For poorly-built or poorly-designed additions, think about a partial demolition. I’ve been involved in a couple of projects where the overall renovation project actually made the house a little smaller.
Headroom Issues Can Be Expensive to Fix
It’s pretty typical in homes these days to make ceilings at least nine feet tall, but that’s not nearly as common in older homes. Low ceilings are rarely worth raising – you’ll be impacting the structure of course, but also the wall finishes inside and out. You’ll be replacing or extending all the wiring, plumbing, and HVAC that serves the second floor, and you’ll be putting in a new stair.
If the basement’s too low the problems are even bigger – lowering a basement floor is almost impossible, and adding to the top of a basement wall means lifting the entire house up.
That’s not a terrible idea if the house is unique and/or historic, and you’ll have my thanks for keeping the character of it intact. But it’s not easy, or cheap.
Too-low ceilings should definitely be on your list of possible reasons to tear down a house.
Floor Level Changes Might Not be Fixable At All
This was a contributing factor in a project I designed a few years back. The house was divided in half by a level change of five steps, or about three and a half feet. But my empty-nester clients wanted all the living spaces and the master bedroom suite on the same floor, which the level change made just about impossible to accommodate.
Believe me, we tried every imaginable arrangement of spaces to minimize the impact of that level change on the house. In the end, though, the only way they could get the house they wanted was to clear the lot and start over.
What are the Zoning and Building Restrictions on the Property?
Out in the country you won’t many regulations controlling where you can add onto a house or where you can build a new one.
But municipalities are a different story. Most have setback requirements that limit the area where you can build, which can make it hard to expand an existing house the way you want.
In the older neighborhoods where I often work, some of the homes were built over the setback lines, or stricter setback lines were established many years later. The location of those houses were “grandfathered in”; you can keep the existing house there but you can’t expand it.
And if you tear the grandfathered house down, you can’t rebuild in the same location.
Is There a Neighborhood Design Review Requirement?
In many neighborhoods, proposed new homes are subject to design review. The existing house might not be exactly what you wanted, but if you tear it down and start over, are you willing to design your new home to meet the neighborhood guidelines? (Read more about design review here).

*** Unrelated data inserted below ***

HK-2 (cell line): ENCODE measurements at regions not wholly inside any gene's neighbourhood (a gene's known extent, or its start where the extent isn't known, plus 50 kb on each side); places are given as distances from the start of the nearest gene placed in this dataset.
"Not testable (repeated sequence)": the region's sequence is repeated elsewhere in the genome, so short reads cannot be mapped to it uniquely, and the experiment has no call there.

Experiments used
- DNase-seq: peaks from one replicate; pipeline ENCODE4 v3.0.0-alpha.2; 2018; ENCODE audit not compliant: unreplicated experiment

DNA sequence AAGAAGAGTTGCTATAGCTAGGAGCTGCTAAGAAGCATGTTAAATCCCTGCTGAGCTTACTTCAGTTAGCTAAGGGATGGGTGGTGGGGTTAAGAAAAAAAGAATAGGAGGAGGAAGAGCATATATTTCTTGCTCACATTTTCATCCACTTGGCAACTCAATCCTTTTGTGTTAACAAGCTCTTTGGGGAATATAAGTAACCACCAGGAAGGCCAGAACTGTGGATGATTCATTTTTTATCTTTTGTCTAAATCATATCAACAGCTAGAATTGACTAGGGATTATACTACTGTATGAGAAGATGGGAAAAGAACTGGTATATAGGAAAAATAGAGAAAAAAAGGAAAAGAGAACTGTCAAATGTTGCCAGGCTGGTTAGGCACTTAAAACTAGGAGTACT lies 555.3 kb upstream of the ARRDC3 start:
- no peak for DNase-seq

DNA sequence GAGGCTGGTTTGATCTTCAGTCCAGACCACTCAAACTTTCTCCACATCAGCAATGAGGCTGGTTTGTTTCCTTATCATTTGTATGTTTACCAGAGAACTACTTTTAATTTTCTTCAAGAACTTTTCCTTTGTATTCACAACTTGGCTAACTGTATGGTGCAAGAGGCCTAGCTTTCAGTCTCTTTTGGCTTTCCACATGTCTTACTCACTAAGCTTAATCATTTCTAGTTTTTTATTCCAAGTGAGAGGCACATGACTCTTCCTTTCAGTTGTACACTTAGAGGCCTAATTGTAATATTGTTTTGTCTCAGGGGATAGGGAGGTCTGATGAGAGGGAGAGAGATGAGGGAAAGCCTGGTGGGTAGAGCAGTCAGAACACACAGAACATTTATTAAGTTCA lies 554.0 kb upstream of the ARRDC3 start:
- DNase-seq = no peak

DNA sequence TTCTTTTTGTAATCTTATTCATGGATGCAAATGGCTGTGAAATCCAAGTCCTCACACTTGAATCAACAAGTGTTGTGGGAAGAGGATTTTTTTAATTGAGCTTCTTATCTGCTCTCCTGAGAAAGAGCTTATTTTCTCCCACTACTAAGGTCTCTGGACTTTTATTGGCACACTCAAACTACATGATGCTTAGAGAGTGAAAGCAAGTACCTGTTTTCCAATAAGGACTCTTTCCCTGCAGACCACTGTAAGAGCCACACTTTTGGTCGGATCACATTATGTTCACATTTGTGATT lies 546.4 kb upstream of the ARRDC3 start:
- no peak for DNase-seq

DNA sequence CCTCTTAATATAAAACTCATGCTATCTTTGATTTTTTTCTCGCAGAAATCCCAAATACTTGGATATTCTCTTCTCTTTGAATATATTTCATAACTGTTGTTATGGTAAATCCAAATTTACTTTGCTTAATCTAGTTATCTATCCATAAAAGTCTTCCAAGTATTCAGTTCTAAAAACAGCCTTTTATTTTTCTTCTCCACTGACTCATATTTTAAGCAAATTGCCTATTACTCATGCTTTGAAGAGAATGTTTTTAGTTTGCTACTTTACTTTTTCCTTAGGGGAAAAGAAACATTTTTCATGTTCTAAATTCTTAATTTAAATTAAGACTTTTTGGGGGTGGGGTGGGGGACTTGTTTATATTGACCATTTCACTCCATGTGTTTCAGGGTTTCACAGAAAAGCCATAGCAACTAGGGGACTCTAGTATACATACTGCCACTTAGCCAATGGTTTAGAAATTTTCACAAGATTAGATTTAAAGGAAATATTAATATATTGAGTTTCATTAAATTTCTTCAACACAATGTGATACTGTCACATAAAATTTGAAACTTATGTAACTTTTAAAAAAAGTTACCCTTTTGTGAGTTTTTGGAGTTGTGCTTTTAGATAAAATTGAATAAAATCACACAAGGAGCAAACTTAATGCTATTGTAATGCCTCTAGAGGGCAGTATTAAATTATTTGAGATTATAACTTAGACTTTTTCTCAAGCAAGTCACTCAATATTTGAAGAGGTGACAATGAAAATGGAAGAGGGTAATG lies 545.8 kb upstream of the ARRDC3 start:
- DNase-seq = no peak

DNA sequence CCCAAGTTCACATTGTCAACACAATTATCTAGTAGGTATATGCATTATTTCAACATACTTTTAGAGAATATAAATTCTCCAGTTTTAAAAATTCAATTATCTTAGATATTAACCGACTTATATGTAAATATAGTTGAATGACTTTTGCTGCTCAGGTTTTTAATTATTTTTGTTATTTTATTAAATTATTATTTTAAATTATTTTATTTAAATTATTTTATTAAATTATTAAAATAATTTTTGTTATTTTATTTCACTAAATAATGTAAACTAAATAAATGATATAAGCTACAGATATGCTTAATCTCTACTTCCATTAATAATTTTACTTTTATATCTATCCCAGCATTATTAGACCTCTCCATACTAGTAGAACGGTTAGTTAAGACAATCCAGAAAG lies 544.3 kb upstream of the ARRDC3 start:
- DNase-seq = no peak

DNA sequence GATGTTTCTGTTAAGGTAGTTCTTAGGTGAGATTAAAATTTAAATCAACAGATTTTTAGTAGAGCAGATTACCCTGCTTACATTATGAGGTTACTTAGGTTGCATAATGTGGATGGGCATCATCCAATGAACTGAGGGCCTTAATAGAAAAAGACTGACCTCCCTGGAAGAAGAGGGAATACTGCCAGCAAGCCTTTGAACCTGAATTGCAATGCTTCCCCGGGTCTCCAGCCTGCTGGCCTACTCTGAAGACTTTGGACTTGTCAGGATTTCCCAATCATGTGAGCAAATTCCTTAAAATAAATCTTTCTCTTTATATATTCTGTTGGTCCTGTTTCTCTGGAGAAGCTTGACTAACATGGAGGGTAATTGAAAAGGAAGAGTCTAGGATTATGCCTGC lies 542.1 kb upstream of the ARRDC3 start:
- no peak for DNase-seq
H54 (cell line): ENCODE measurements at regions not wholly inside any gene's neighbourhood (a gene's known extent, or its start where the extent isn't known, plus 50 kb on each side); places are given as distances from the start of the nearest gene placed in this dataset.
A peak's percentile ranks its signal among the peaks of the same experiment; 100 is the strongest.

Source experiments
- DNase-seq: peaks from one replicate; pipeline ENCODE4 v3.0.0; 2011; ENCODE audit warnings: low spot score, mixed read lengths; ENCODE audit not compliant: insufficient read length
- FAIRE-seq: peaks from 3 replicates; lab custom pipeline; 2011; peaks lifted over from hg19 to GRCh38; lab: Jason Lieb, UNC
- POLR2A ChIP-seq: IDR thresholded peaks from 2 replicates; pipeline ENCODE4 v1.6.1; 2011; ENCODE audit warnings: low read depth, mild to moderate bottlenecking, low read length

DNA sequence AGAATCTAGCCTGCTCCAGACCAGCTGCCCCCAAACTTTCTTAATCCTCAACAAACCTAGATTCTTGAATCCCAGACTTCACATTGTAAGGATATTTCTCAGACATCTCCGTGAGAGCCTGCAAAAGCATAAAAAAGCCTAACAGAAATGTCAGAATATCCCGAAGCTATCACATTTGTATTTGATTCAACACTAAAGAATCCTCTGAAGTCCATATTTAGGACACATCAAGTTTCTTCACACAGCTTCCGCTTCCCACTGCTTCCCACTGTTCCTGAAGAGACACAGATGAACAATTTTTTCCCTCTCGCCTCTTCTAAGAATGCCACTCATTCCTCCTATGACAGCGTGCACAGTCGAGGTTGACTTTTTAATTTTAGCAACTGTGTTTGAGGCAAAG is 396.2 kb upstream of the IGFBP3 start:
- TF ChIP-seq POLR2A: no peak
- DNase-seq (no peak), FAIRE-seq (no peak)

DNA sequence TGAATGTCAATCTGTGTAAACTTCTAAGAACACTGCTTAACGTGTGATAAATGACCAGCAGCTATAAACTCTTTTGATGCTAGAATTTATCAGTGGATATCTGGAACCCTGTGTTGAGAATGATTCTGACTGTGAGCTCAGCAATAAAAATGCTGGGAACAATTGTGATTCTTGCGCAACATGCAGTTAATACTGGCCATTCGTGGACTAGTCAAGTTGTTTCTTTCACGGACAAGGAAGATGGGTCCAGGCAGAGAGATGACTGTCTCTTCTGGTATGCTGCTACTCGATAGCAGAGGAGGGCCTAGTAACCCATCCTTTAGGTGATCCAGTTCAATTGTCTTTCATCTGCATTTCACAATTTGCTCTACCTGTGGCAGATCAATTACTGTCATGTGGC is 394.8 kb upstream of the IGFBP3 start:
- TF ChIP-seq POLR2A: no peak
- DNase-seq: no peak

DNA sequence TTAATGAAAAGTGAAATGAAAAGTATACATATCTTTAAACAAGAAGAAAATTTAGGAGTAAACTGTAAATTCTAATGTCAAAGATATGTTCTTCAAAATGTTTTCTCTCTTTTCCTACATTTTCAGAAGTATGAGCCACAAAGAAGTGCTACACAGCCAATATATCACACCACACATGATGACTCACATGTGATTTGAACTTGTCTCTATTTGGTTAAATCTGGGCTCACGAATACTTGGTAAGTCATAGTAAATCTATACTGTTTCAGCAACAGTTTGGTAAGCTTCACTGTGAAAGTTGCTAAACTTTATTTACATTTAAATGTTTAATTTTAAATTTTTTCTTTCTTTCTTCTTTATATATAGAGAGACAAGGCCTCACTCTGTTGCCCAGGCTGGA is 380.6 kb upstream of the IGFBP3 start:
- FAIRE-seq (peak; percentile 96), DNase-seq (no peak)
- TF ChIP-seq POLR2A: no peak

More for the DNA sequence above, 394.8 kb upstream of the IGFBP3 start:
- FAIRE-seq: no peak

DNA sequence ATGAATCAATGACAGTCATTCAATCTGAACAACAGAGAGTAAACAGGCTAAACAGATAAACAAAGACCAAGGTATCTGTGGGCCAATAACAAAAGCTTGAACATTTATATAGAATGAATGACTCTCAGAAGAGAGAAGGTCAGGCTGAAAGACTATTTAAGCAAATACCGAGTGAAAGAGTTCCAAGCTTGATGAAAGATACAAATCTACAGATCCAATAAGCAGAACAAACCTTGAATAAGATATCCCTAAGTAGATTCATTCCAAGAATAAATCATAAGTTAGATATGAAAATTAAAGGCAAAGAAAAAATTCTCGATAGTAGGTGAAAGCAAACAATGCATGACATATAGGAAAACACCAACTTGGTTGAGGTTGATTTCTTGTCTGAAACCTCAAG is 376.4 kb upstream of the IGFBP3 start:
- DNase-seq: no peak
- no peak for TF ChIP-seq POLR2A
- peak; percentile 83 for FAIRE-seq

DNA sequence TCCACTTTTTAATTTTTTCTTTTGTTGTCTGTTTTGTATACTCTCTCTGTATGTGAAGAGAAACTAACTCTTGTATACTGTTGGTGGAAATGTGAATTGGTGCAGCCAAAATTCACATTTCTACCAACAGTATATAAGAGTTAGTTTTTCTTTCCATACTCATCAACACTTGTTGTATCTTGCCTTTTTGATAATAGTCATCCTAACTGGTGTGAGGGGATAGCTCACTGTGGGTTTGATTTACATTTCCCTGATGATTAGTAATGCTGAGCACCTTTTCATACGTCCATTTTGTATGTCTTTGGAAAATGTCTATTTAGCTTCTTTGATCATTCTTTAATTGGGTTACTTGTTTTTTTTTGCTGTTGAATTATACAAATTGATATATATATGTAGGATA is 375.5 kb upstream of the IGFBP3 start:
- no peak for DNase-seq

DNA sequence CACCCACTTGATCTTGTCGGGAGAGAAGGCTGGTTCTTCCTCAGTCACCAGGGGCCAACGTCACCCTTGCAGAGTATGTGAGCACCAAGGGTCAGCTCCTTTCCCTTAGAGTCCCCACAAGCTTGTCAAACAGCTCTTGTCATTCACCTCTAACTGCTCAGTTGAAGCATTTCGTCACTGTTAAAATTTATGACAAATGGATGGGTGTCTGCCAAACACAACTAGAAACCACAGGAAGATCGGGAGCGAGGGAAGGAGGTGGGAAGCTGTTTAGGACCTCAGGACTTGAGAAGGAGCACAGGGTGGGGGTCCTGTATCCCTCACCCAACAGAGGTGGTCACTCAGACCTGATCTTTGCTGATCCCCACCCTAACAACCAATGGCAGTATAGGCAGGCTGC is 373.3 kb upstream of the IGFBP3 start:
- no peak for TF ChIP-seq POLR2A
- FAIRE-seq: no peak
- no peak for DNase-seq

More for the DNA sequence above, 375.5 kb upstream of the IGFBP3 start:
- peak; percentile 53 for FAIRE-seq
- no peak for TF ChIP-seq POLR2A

If review guidelines are strict you might consider keeping the house and renovating the interior, keeping the exterior intact so you won’t run afoul of the review board.
In Historic neighborhoods, design guidelines often make getting a demolition permit extremely difficult or impossible – another good reason to work with the home that’s already there.
Compare the Lot Cost to House Cost
Some of the reasons above boil down to costs – will it cost more to renovate or to build new? Does spending money on renovation make sense in your neighborhood? Those are complicated questions that you won’t answer quickly.
There’s one quick comparison you can do, however, if your goal is to build a new home – how does the cost of buying an empty lot compare to buying a lot with a house on it, regardless of the condition of the house?
Say for example a new lot in a new subdivision costs $150,000 and an existing house in an older neighborhood costs $250,000. Is the $100k premium worth it to be in an established area, with mature trees, and little chance of future construction work disrupting your life?
The other option will save you $100k, but you’ll be living with the uncertainty of the neighborhood’s future, trees that won’t be mature until you sell your house, and years and years of construction noise and dust.
So Should You Polish or Demolish?
My clients have all heard me say that every project’s unique, and nowhere is that more true than choosing whether to demolish an existing house. It’s a decision you can’t make only on cost, or only on emotion. All of the “practical” factors might add up to “demolish”, but you polish the house anyway because, well, you’re in love with it.
Then again, a charming house might be too far gone to reasonably repair.
Either way, a thorough examination using the criteria above will help you make the right decision for you and your family.